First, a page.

Hopes that Islanders could recycle more types of plastic
PLASTIC packaging such as butter tubs, yoghurt pots or fruit punnets could be recycled by Islanders in the future but ‘safe and sustainable solutions’ need to be found first, a recycling expert has said.
Primetime BBC documentary War on Plastic with Hugh Fearnley-Whittinstall and Anita Rani, which aired on Monday night, highlighted how tonnes of plastic ‘recycling’ collected in the UK is sent to developing Asian countries.
Such is the volume of plastic waste being sent to countries such as Malaysia they are unable to deal with it and tonnes are dumped.
In Jersey, only plastic bottles, which are made from higher-grade material, can be recycled. Last year a total of 115 tonnes of plastic bottles – approximately 2.3 million – were collected in the Island for recycling but experts suggest that is just 6% of the Island’s total of this type of waste.
According to those figures, 1,801 tonnes – about 36 million bottles – are not recycled every year. That equates to about 330 bottles, which could have contained drinks or shampoo, per person in Jersey.
Emma Richardson-Calladine, recycling manager for the Growth, Housing and Environment Department, said she wanted to see the Island improve its recycling rates ‘of basic materials’ and then add to it.
But speaking about recycling other plastics, she said: ‘I am optimistic that customers will be able to recycle these in Jersey in the future but we will need to find a recycling partner that provides a safe and sustainable solution.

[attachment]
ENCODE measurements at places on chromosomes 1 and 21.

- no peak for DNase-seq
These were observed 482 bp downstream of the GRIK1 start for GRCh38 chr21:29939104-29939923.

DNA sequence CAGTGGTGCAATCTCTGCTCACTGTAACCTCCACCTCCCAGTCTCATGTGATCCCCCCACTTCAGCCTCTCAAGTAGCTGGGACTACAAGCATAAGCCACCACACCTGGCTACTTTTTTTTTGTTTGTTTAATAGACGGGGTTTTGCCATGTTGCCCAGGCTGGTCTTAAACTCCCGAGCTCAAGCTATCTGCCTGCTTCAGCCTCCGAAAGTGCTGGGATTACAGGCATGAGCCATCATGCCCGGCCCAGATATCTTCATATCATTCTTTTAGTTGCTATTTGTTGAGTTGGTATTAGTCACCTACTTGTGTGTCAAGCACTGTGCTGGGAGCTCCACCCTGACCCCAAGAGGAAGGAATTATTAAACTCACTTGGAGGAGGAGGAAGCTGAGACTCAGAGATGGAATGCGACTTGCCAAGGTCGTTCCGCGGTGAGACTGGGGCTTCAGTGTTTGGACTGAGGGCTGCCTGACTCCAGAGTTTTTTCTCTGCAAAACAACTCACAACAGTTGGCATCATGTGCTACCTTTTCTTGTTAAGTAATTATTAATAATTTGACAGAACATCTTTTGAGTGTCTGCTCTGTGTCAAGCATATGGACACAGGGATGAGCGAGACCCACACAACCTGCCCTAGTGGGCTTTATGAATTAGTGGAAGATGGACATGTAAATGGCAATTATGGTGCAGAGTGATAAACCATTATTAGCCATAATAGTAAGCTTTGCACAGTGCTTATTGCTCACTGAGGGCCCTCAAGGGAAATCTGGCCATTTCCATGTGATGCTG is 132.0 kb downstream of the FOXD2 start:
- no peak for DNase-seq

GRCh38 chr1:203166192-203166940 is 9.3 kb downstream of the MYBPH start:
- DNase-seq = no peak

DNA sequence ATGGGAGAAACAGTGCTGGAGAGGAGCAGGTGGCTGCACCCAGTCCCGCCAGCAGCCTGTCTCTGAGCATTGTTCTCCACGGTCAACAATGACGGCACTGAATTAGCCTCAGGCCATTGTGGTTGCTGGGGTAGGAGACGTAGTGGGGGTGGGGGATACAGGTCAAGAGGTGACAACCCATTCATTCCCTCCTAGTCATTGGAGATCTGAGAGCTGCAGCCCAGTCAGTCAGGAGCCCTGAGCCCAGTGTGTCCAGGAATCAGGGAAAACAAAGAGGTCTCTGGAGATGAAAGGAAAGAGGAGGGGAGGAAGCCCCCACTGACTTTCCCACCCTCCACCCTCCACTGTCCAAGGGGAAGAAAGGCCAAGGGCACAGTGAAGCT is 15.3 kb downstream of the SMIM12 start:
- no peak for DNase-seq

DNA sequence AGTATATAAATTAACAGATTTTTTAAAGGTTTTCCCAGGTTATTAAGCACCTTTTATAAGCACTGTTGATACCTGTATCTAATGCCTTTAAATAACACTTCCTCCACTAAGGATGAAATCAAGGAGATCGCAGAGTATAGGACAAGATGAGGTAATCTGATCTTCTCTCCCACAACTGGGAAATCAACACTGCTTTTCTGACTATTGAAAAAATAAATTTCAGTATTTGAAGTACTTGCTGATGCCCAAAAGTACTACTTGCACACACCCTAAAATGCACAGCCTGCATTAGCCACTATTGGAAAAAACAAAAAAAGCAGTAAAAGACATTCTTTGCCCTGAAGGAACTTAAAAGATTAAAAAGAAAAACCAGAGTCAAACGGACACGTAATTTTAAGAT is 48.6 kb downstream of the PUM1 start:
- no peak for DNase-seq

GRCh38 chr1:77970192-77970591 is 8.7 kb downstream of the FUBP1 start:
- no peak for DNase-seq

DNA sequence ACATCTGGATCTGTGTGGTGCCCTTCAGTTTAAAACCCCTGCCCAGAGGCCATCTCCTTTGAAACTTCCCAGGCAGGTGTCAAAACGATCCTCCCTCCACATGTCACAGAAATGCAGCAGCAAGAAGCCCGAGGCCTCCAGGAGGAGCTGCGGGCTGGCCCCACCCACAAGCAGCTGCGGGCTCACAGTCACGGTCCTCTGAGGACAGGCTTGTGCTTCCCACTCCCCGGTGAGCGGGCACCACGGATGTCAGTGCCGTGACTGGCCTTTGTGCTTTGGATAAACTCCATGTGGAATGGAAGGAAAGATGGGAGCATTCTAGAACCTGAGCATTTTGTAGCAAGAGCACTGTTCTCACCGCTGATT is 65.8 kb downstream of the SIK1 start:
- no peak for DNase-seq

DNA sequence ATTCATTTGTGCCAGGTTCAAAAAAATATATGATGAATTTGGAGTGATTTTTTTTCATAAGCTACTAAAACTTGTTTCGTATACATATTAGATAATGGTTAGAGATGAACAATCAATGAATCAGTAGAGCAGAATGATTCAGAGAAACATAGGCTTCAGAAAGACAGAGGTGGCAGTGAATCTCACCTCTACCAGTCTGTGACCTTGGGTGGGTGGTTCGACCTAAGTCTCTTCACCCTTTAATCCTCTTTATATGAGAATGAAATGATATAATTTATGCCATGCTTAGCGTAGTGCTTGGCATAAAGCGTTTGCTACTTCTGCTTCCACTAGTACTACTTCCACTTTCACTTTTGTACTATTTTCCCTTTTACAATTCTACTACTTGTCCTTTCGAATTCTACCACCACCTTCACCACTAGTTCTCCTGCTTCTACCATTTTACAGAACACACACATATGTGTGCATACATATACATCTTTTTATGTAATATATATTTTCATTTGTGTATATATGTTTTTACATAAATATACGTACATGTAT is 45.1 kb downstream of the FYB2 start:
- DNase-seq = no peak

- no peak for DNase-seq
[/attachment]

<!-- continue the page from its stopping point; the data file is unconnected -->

‘The recent media coverage has shown the environmental and social risks of recycling and it is essential that Jersey’s recycling is managed in a way that ensures an environmental benefit. We also need to ensure we are recycling the right things – the materials that generate an environmental benefit.
‘When we are looking at plastics, the next material on the priority list would be high-grade uPVC, such as window and door frames. These are currently processed for energy recovery through our Energy Recovery Facility at La Collette but recycling of this material is possible and we are looking into how we can start this.’
Plastic bottles put in recycling bins are currently taken to Abbey Waste at Rue des Prés trading estate. They are bailed and then exported to UK firm Jayplas.
Mrs Richardson-Calladine explained that Jayplas were a ‘closed loop’ firm – so plastic bottles go in and recycled plastic comes out.
Plastic covers for crops are recycled by David Dumosch Ltd and turned into items such as plastic garden furniture.
According to Mrs Richardson-Calladine, no recycled plastics from Jersey are sent out of the UK. Light-bulbs and fluorescent tubes go to a specialist recycler in Belgium.
Asked why other plastics are not currently recycled in Jersey, she said: ‘Mixed plastic packaging can be made from a variety of types of plastic and so are a lower grade of plastic than plastic bottles. This makes them less desirable on the plastic recycling market and so we would have to export them further afield for recycling.
‘As recent media coverage has shown, this is when things can become complicated and ensuring the traceability can be problematic, along with knowing the material is being processed safely and sustainably.
‘UK recycling plants for lower-grade plastics are generally at capacity but the industry view is that the bans on plastic imports from countries such as China will provide an opportunity for this industry to develop closer to home.’